C’mon Home

The road to Gerlach and Burning Man passes by Pyramid Lake

There’s been a dramatic  shift in the city over the past four or five days.

The people who build the city have been joined by the people who make the art and run the big theme camps, and now the city  is fleshing out and filling in. What once was open playa is now crowded with trailer camps, the big vehicles circled like wagon trains.

And it seems that people are throwing their arms around each other all over BRC, as another celebration of  community, art and FIRE draws very very close. It’s like the day  of a big dinner party; everyone will be coming over soon, ready to laugh and drink and dance, and you can’t help but be a little nervous even as your excitement mounts.

Much of the Temple of Transition is up, in all its glory

It’s hard to get population numbers at this point, but you should know that there are more early arrivers here than ever, or so it would seem. While in previous years you’d see signs saying “Reserved for Theme Camps” all over the playa, they’re not needed anymore, mostly because those folks are now coming in early to get things set up before the event begins.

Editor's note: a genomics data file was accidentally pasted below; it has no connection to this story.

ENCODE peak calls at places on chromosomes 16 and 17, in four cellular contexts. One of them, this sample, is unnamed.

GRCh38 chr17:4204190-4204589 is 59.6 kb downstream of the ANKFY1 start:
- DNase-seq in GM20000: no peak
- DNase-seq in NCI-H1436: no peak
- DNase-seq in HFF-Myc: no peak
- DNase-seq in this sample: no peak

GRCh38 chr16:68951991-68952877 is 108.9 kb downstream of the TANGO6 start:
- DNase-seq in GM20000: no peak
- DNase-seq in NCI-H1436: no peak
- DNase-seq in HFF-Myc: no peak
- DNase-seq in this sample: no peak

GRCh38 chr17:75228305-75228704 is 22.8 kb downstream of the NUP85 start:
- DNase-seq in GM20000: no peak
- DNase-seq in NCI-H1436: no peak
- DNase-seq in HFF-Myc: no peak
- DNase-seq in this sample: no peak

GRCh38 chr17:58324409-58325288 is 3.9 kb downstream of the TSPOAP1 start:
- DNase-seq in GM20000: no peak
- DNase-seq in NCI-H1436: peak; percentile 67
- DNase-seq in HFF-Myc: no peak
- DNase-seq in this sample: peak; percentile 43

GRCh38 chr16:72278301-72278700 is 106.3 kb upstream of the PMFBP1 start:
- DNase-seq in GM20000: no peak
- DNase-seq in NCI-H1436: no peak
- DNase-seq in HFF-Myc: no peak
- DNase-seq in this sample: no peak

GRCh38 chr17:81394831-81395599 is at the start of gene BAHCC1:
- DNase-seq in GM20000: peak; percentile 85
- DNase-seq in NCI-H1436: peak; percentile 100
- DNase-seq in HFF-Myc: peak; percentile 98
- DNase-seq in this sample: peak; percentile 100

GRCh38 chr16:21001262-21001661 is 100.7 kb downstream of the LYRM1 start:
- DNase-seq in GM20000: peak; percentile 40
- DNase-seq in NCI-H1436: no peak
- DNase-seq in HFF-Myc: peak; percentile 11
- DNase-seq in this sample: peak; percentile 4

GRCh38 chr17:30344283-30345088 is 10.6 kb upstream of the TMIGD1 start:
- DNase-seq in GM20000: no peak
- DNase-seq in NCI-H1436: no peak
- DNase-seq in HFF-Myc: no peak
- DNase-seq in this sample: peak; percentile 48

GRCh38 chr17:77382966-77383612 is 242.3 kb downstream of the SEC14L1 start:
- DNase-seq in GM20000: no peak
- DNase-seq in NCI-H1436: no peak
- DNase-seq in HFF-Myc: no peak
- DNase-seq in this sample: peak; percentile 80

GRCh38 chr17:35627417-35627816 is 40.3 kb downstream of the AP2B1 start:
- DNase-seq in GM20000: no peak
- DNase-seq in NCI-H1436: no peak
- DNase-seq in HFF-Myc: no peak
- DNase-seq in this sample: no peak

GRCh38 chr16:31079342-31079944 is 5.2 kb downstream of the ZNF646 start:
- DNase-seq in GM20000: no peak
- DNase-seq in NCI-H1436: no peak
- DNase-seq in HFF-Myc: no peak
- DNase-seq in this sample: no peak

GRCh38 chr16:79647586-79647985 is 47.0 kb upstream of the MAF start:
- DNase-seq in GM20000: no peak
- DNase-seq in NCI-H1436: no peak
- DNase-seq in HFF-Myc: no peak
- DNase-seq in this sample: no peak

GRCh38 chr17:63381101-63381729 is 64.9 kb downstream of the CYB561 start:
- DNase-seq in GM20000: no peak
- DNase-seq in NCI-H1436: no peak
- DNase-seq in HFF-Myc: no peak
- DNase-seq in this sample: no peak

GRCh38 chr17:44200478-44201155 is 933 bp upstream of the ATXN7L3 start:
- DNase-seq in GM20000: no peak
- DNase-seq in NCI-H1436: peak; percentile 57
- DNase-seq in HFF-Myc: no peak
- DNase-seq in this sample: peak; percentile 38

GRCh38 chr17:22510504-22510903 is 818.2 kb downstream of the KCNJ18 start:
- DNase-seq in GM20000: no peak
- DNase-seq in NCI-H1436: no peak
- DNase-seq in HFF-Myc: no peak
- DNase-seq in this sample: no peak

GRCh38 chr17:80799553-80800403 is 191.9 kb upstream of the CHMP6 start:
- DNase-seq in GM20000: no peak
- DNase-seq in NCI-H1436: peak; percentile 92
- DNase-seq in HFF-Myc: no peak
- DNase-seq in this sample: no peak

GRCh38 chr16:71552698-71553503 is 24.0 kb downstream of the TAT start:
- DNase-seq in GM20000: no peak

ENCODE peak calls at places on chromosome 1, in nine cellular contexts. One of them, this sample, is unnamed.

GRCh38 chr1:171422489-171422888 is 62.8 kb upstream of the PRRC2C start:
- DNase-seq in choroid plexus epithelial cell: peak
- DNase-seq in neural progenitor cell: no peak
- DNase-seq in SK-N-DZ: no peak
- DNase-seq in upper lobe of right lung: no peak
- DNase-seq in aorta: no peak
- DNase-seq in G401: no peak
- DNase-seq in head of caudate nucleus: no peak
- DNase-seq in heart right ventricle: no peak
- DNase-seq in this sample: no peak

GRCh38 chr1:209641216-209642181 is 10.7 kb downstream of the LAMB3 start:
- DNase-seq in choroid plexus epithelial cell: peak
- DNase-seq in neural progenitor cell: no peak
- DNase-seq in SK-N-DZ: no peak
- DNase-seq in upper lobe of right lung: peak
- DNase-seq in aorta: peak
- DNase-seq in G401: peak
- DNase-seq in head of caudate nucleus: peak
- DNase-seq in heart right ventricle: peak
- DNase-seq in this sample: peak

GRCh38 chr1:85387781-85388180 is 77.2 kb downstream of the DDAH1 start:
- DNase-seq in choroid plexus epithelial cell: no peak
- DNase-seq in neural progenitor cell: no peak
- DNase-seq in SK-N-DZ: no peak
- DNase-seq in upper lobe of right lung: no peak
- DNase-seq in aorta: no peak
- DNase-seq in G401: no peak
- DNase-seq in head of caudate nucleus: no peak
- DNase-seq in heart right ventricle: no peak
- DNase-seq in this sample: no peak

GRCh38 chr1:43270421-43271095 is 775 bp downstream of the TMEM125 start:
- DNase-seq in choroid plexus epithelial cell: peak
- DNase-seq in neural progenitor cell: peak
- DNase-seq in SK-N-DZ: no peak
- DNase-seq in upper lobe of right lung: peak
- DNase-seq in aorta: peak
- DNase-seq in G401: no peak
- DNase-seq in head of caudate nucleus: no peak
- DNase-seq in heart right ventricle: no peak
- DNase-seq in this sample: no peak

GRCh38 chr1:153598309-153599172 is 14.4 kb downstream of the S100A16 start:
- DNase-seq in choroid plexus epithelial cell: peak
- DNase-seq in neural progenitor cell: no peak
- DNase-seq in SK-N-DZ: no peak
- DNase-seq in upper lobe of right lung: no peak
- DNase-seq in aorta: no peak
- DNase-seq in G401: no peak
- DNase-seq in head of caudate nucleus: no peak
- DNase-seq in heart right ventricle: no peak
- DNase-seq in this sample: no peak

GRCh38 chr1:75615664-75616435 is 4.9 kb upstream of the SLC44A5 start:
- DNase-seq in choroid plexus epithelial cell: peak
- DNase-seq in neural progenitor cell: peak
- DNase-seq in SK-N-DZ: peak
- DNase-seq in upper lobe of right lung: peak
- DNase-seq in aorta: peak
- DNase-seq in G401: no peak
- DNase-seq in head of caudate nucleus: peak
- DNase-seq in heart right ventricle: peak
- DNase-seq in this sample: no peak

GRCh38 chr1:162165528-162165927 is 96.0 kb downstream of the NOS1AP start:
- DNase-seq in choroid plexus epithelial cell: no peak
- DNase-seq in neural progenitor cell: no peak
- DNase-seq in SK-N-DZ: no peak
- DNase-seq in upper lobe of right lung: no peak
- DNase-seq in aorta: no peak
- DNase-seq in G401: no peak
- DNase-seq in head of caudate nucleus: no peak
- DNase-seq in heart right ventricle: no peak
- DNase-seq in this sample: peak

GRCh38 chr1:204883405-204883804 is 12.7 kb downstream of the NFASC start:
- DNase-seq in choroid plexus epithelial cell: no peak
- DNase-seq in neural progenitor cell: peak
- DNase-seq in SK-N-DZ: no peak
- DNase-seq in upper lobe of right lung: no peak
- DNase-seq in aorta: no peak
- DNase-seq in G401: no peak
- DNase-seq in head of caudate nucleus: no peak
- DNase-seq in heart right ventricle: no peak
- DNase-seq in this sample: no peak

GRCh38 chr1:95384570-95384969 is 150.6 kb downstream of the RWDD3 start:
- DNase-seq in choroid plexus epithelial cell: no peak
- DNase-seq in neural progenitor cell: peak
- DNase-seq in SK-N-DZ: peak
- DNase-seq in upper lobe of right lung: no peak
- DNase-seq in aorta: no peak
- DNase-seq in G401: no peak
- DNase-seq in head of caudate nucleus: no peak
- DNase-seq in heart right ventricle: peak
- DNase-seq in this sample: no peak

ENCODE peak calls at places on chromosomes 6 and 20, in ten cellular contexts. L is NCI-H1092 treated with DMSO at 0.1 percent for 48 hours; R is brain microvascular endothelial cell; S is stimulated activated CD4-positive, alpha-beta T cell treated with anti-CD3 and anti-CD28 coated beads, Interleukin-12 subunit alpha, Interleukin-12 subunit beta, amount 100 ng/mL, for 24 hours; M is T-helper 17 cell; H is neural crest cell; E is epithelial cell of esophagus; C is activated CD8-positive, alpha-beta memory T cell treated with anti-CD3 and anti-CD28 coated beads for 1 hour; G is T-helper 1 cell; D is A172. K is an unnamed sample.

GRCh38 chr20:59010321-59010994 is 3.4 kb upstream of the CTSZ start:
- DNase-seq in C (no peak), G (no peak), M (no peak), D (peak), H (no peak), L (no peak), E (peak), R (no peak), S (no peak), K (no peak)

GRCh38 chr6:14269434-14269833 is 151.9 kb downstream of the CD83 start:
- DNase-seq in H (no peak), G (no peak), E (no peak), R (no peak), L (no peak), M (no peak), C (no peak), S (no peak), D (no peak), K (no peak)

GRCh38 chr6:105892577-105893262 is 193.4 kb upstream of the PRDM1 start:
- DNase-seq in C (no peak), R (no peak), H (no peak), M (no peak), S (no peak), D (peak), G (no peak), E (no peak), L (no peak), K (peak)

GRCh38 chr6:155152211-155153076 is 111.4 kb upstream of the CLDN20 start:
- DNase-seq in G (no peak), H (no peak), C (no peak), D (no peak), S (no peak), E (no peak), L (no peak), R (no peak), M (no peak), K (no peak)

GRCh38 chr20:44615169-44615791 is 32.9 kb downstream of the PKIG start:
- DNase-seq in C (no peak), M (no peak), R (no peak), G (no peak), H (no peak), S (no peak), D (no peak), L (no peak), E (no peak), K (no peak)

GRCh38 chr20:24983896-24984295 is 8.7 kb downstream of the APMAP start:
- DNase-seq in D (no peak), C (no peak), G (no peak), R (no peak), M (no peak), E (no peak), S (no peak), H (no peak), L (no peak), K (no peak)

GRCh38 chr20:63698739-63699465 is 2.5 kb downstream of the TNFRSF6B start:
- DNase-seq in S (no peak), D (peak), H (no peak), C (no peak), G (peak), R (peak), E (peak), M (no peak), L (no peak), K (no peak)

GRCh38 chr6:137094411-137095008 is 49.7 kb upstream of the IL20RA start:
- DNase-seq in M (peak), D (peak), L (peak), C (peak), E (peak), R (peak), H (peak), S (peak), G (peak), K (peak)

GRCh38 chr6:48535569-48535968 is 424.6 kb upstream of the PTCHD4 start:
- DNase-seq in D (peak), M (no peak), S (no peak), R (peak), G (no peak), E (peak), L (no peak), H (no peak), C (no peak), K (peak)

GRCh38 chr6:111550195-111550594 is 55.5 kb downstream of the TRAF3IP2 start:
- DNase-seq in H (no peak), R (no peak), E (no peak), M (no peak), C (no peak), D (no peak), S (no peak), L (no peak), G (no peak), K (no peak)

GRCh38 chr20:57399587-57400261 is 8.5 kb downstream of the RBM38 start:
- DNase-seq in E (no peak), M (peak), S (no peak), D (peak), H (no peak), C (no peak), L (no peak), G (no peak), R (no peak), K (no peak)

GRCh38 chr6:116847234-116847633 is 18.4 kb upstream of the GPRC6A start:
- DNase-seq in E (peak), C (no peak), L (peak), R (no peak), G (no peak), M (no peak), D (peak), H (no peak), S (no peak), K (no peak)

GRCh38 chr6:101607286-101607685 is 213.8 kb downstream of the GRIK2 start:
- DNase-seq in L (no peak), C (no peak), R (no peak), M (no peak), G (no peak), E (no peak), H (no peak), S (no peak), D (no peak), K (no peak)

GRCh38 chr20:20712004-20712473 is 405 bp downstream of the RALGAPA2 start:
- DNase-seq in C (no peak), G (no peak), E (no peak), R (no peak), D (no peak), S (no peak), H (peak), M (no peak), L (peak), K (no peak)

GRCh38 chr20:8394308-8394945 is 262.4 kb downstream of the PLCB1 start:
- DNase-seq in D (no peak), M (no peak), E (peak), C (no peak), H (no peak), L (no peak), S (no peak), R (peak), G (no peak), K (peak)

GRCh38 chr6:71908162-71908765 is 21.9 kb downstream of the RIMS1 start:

The city reminds me of what it used to look like on Monday or Tuesday of the event week. People are in the throes of  getting used to the desert, of setting up their stuff, of getting everything ready for a week of adventure.

The newcomers arrive bright-eyed and anxious to get the playa dust all over them (it has strangely beautifying effects on almost everyone).  Then, by the end of that first day, there are flushed faces and tired-looking eyes. That’s what working in the dust and the heat all day will do to you.

But then evening comes, and the sky goes all orange and blue and purple, and the temperature drops, and the twilight lingers for what seems like hours, and you hug and scream when someone you haven’t seen for so long finally makes it to the playa, and you remember again what you came here for. You came for the art, you came for the music, you came for the desert, but most of all you came for the people. The community of freaks and bright lights and big hearts that call this place Home.